- The Washington Times - Friday, February 19, 2010


Here are two constitutional principles I’d like to have seen in the Mount Vernon Statement that conservative leaders released Wednesday and that I’d like the activists gathering for the weekend’s annual Conservative Political Action Conference to consider.

First, wars must be declared, as laid out in Article, Section 8 of the Constitution.

Both Presidents George W. Bush and Barack Obama were explicitly wrong in not doing so, and both Republicans and Democrats in Congress were wrong in not demanding declarations for the wars with Iraq and Afghanistan It would have required naming the enemy - which would have helped in the long run.

Second, treaties should be publicly revealed regarding all their contents, and should go into effect only after receiving the advice and consent of two-thirds of the senators present and voting, as specified in Article II, Section 2.

That applies to our “special relationships” with the United Kingdom; Israel, with which we have no security treaty; Iraq, for which the Status of Forces agreement was never revealed to Congress, much less voted on; Mexico and so on. Emphasize the Sunshine Principle - the people have a right to know. What are our secret commitments to these allies with whom we have no treaties, save NATO (regarding the U.K.)?

In Indiana, there is now a sense among conservatives that the “old” GOP is trying to stay in power (think of the Dan Coats candidacy) instead of acceding to a new generation, one that is more truly conservative and, frankly, anti-establishment, and that is free of the burdens of George W. Bush (who admittedly was not a conservative, but a “reformer” and a “uniter”).

Simply put, I wish the that when conservative leaders issue statements of principles, they not waffle in order to please those who are still Bush supporters - yes, many are very rich (thanks to the government) and yes, many are insiders.

This Mount Vernon manifesto released Wednesday is bad news for conservatives. You’ve got this group of old-timers calling themselves “constitutional conservatives” while they’re turning the Constitution upside down on foreign policy.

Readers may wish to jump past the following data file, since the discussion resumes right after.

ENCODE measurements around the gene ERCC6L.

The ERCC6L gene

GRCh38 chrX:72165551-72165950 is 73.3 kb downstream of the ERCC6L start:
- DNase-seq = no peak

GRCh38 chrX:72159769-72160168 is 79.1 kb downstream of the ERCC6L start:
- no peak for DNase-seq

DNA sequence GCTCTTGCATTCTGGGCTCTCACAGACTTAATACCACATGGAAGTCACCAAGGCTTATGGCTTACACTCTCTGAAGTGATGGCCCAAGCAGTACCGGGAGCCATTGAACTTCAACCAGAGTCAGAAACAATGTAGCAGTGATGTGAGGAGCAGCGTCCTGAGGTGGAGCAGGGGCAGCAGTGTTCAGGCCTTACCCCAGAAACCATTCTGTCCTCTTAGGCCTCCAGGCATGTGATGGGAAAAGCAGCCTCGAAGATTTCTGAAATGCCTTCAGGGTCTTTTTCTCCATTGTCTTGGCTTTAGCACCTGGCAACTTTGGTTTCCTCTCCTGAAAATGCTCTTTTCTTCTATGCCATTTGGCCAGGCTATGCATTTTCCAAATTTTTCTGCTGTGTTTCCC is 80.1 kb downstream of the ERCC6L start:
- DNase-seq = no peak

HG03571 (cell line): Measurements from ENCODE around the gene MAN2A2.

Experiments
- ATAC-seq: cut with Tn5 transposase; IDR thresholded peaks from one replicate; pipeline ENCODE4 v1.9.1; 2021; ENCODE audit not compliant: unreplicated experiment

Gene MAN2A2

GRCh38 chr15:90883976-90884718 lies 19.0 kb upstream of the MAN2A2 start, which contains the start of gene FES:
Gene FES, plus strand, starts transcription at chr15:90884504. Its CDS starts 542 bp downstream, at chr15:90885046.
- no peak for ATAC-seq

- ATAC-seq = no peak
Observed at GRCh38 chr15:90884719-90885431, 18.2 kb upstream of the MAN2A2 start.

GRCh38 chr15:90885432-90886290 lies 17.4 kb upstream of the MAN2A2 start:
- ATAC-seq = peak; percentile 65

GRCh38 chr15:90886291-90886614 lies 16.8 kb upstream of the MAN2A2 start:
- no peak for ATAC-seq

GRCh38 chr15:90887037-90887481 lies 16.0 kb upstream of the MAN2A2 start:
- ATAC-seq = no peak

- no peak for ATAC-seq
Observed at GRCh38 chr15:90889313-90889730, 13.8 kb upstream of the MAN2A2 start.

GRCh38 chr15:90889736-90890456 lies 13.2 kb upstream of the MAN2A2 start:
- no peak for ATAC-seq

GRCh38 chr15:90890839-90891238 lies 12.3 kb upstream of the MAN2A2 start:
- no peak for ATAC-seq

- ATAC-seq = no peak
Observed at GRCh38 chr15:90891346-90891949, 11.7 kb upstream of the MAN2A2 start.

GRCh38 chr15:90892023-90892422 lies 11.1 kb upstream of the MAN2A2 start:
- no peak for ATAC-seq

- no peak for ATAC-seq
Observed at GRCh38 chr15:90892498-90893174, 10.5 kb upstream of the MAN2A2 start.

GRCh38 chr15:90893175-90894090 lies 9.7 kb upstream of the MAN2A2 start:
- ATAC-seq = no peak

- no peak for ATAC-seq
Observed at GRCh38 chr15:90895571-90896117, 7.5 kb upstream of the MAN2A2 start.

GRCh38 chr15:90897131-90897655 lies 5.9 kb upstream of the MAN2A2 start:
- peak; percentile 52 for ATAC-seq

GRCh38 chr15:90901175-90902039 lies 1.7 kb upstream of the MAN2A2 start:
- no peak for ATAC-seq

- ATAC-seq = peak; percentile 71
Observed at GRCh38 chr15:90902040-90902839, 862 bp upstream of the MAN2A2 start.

Not only that, there’s a new big-money Political Action Committee forming with another group of heavyweights - Karl Rove and Ed Gillespie from the Bush White House and Haley Barbour and Jeb Bush. They’ll rake in millions, no doubt, but for what?

Their biggest donor, a billionaire named Kenneth Langone who founded Home Depot, said that he had been assured the PAC wouldn’t go near the social issues. For these guys, conservatism means lower taxes and more wars, period. Do they really expect that to resuscitate the conservative cadaver?

I suggest conservatives’ statements cannot embrace or repeat Mr. Bush’s defiance of conservative principle (imagine, going to the evil United Nations for our moral authority to invade Iraq).

No name-calling is necessary, but the good, true and abiding principles Mr. Bush ignored must be made crystal clear if our movement is to recover. He did us great harm by allowing the public perception that his actions and policies were “conservative.”

You’ll have a short-term political problem: While the percentage of the electorate identifying themselves as Republicans has shrunk dramatically, a majority of that minority still supports and defends Mr. Bush’s egregious excesses. Conservatives cannot.

In more indelicate languages, the conservative writer and teacher M. Stanton Evans once said that conservatives know that Washington is a sewer. The problem is, too many of us wind up treating it like a hot tub.

May I suggest a corollary: The only way to pull the plug on the hot tub is from the outside. The rest of the country perceives the only principles in Washington to be money, power and staying out of jail.

Christopher Manion is the former staff director of the Western Hemisphere Subcommittee of the Committee on Foreign Relations and co-founder of the American Foreign Policy Council.

Copyright © 2018 The Washington Times, LLC. Click here for reprint permission.

The Washington Times Comment Policy

The Washington Times welcomes your comments on Spot.im, our third-party provider. Please read our Comment Policy before commenting.


Click to Read More and View Comments

Click to Hide